In this study, we investigated the distribution of Oncomelania snails in the Poyang Lake region using both GIS and GPS in order to ascertain the dynamic changes the snail distribution pattern at different elevations in the marshlands and to further define the snail habitat. A total of 1159 potential snail sampling grids were surveyed, of which 15 231 frames (0.1 m2/frame) were investigated. 7049 frames had live Oncomelania snails corresponding to 8.15% of the total number of frames sampled. The mean density of living snails was 0.463/0.1 m2. The percent of frames with snails in the southern sector (8.13%) of the Poyang Lake did not differ statistically from the north (8.21%). However, the mean density of live snails in the northern sector (0.164/0.1 m2) of the lake was statistically greater than the south (0.141/0.1 m2). This finding was similar to that reported by Hu et al [29].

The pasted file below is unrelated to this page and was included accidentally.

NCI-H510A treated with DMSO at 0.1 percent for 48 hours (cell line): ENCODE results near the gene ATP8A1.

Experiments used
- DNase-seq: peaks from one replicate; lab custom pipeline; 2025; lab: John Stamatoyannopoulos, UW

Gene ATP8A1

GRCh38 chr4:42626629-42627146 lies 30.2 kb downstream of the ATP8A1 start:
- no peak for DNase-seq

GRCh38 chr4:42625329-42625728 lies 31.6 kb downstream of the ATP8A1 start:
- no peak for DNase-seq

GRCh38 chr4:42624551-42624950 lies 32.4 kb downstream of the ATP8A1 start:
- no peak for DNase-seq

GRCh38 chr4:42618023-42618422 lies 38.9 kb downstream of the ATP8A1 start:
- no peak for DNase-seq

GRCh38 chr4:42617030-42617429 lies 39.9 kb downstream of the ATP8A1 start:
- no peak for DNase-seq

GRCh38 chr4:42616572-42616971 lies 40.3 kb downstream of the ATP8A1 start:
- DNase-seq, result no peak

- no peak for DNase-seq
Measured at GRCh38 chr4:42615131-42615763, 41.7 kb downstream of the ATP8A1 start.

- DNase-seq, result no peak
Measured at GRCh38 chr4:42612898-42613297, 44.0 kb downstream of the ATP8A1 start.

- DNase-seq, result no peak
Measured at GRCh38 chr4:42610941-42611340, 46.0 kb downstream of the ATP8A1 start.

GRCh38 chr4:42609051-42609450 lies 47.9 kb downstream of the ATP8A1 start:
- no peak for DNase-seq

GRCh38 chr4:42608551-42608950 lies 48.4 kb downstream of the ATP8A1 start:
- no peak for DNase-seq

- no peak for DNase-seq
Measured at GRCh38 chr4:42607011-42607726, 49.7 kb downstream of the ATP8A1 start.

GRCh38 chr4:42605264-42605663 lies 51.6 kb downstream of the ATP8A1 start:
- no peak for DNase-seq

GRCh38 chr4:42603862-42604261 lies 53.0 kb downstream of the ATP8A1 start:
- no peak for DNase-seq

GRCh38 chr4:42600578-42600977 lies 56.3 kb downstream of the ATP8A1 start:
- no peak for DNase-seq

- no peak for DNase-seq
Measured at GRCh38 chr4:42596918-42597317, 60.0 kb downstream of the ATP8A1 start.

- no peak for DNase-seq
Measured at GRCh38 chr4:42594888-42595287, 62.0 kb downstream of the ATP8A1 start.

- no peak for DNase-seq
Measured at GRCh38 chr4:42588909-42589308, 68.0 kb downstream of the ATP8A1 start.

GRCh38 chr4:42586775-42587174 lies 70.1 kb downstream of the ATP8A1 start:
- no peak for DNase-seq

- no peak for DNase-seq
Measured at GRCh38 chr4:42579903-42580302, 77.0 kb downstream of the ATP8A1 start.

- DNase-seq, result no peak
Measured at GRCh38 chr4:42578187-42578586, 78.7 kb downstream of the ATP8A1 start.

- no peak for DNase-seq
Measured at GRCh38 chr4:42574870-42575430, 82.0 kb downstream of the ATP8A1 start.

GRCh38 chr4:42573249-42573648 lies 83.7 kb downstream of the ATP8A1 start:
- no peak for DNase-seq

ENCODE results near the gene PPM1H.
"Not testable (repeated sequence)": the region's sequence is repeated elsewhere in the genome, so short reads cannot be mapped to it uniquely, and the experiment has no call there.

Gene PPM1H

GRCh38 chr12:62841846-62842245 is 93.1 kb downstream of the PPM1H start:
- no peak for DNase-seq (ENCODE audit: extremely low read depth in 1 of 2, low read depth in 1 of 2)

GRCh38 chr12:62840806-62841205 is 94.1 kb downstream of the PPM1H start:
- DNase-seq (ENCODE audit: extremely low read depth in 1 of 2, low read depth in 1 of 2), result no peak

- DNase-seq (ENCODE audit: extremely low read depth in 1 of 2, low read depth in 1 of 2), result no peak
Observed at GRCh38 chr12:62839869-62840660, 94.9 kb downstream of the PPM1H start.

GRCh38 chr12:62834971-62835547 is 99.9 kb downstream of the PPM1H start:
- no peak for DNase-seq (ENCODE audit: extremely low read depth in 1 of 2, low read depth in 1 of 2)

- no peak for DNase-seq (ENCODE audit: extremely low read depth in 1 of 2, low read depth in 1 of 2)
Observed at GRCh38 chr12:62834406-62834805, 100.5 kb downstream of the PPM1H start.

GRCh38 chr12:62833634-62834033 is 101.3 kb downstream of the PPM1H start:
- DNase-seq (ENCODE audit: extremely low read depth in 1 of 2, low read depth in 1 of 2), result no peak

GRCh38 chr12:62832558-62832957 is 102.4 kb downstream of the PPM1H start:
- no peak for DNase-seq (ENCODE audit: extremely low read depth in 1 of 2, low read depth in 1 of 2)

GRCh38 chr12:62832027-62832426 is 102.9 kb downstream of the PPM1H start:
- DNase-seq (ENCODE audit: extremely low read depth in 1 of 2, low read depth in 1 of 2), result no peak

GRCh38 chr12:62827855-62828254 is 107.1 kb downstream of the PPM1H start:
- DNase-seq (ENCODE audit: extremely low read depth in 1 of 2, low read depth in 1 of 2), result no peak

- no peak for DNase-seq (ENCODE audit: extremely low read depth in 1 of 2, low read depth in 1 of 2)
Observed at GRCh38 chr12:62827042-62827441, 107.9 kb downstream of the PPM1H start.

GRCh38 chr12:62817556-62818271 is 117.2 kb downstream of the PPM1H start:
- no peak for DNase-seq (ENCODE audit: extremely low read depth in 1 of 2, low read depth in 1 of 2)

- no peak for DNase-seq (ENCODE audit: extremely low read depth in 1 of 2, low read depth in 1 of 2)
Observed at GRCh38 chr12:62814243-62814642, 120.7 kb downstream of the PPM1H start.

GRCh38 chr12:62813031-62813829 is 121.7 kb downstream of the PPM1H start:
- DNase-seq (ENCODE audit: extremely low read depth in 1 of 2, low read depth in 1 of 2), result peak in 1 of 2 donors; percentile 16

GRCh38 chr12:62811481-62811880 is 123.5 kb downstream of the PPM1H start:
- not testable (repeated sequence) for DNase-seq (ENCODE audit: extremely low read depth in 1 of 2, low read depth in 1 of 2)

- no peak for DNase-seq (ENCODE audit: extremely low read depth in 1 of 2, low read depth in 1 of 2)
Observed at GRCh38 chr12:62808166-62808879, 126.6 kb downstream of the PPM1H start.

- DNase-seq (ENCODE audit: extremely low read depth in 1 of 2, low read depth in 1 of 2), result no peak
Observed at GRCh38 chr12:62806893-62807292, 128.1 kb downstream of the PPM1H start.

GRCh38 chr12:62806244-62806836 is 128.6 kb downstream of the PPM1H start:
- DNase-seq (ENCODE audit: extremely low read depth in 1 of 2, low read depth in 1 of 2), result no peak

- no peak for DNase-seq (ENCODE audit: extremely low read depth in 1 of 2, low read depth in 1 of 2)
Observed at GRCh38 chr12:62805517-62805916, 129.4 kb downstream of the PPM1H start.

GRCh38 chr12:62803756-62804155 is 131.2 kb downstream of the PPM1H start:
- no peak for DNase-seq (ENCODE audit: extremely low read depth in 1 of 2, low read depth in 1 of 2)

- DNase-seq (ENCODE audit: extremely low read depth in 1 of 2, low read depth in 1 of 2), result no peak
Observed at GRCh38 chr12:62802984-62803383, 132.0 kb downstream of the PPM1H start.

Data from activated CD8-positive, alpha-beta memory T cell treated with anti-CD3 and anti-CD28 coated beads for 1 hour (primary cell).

Historical data has shown that the elevation of snail-infested marshlands in Poyang Lake is at 10–16 m, and predominately between 12 and 14 m [30]. The present distribution of snails in southern and northern sectors of Poyang Lake has changed significantly, and the snail-concentrated belts have also changed correspondingly. In the south sector of the lake, the snail-inhabited marshlands is distributed at 11–16 m and were divided two snail-concentrated belts (e.g., 12–13 m and 15–16 m of elevation). In the north sector of the lake, the snail-inhabited marshlands ranged from 9 to 16 m in elevation, with snail-concentrated belt at 12–14 m. There are two possible reasons that may explain the difference in the density of snails between the south and north of Poyang Lake. Firstly, the elevations of all marshlands in the south of Poyang Lake are obviously higher than those in the north. In recent years, the dry season in autumn and winter in the lake advanced and extended. As a result the marshlands with high altitude were not flooded or rarely flooded, which had a negative effect on egg laying and hatching of snails. As a consequence the density of snails in the south was greatly reduced. In contrast, dynamic changes in the water level had less impact on the marshlands in the middle and low altitudes in the north of the lake. These marshlands are typically flooded in the spring, autumn and winter and are thus more suitable for snail breeding and reproduction, which lead to the increase or higher density of the snails. Secondly, with a sustained lower water level, the soil moisture content in the high elevation marshlands in the south of the lake were reduced, making egg laying and hatching of snails difficult, which ultimately resulted in a decrease of snail density. At the same time, the low elevation swamp lands in the north of the lake has now evolved into grasslands, resulting in the increase of marshland area and the migration of snails down to the waterline. Consequently, both the area of snail-infested marshlands and snail density in the north of the lake increased. The lower snail-infested elevation of marshland in the southern lake was two meters higher than that in the northern lake, which indicated an eco-environment suitable for snail survival and that breeding was moving from the southern lake to lower elevated areas of the northern lake. Whether this trend of snail distribution in the marshland of Poyang Lake will continue and is caused by the Three Gorge Dam is yet to be fully determined. Previous studies have confirmed that the distribution of snail in the lake region is closely related to vegetation species in addition to elevation [31]. The relationship between the current snail distribution and vegetation needs further study in the future.